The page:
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clowning around Circus owner calls for new recruits as Covid causes clown shortage

"When you go into the circus ring and you've got 700 to 800 people looking at you, no matter what sort of mood you're in you have to light up that circus ring"

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Jarl and Silly Tilly on their wedding day PIC: Pacemaker

Jarl and Silly Tilly on their wedding day PIC: Pacemaker

Jarl and Silly Tilly on their wedding day PIC: Pacemaker

Northern Ireland’s clown community has put out a call for new recruits after the pandemic led to a shortfall in performers.

That’s because when the first lockdown hit, many clowns opted to ply their trade in countries throughout the EU where Covid measures have eased more quickly.

Speaking on the BBC’s Good Morning Ulster programme, David Duffy, part owner of Duffy’s Circus, which has been closed for over 500 days, said he’d like aspiring clowns to come forward.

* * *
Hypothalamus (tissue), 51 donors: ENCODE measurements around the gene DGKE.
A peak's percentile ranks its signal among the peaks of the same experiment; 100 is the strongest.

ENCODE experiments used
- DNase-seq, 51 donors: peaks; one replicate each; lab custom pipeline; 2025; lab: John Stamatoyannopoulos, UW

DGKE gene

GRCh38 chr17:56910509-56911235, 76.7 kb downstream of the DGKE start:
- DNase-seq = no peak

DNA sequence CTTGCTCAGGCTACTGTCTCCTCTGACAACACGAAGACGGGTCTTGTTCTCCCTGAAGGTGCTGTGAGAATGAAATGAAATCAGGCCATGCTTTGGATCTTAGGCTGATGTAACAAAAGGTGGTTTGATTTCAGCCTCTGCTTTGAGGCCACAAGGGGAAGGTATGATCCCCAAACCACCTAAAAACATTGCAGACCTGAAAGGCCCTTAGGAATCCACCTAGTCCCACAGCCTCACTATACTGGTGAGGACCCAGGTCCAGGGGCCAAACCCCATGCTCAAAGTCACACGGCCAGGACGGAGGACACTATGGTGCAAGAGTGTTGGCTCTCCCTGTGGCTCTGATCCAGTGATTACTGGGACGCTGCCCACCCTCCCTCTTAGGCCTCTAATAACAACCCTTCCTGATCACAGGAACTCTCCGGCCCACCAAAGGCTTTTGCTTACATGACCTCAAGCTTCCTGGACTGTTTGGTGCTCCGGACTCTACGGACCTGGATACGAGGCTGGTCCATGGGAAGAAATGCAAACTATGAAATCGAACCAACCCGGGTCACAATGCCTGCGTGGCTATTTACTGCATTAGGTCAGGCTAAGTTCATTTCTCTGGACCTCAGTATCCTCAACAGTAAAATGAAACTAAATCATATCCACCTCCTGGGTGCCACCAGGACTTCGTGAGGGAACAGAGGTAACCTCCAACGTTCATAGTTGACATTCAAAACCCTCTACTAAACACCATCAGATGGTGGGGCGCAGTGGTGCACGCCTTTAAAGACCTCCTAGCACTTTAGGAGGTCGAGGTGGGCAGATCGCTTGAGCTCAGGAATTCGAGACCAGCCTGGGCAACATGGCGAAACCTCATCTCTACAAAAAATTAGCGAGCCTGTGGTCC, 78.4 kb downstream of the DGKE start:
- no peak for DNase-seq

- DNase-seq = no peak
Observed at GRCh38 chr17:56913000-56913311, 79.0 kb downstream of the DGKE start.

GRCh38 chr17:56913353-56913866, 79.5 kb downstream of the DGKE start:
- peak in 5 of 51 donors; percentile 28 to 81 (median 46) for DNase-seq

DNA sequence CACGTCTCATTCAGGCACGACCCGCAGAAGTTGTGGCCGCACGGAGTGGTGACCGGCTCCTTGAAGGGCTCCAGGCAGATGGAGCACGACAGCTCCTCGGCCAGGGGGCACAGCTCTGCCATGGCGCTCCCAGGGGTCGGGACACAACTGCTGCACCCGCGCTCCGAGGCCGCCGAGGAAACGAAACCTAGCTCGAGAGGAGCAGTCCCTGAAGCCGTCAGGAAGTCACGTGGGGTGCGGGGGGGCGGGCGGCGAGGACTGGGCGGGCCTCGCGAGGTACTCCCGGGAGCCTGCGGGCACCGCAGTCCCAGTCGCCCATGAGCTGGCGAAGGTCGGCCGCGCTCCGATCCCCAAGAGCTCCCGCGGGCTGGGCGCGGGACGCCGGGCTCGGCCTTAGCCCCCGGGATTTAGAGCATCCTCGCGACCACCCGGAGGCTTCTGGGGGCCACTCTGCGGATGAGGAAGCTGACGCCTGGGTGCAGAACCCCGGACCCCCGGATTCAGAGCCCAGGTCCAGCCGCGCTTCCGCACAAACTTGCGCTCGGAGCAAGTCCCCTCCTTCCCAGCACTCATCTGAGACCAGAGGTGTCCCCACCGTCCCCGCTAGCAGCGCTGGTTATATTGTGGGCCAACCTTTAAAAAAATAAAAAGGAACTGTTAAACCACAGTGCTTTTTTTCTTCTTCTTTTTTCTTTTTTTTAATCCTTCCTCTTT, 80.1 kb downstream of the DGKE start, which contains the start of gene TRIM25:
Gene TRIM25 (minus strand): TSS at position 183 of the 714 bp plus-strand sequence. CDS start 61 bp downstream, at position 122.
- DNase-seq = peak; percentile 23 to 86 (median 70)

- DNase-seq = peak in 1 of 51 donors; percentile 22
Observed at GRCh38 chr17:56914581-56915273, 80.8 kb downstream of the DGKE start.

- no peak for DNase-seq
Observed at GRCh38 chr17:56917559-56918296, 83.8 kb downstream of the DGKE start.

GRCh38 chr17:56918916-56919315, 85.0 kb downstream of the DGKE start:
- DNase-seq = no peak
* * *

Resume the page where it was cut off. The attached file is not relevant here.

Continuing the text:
Mr Duffy explained the how the clown drought came about, saying: “Because all the circuses in Europe and in England have been up and operational for the past six months, that huge pool of EU artists are already back at work and up until last week we haven't been able to even get visas issued for non-EU artists and entertainers.

"That's why we're trying to reach out for any of our folks at home who feel that they can give it a go."

He will be giving aspiring clowns the opportunity to perform a short routine via video call.

Describing the traits and skills he’s looking for in a clown, he added: “When you go into the circus ring and you've got 700 to 800 people looking at you, no matter what sort of mood you're in you have to light up that circus ring.

"A clown actually can be the loneliest place because you're in there on your own and you have to be able to read your audience, in a short couple of minutes you have to be able to get a rapport going with them and interact and feed off them."

Meanwhile, Noeleen Fries Neumann and her husband Henrick, both clowns named Silly Tilly and Jarl, who got married at a clown-themed wedding in 2017, set up a tent in their back garden where they put on their own performances.

Fries, offering advice to wannabe clowns, said interested parties must be able to “make themselves vulnerable”.

She added: "You have to be able to poke fun at yourself, it's not about poking fun at other people."

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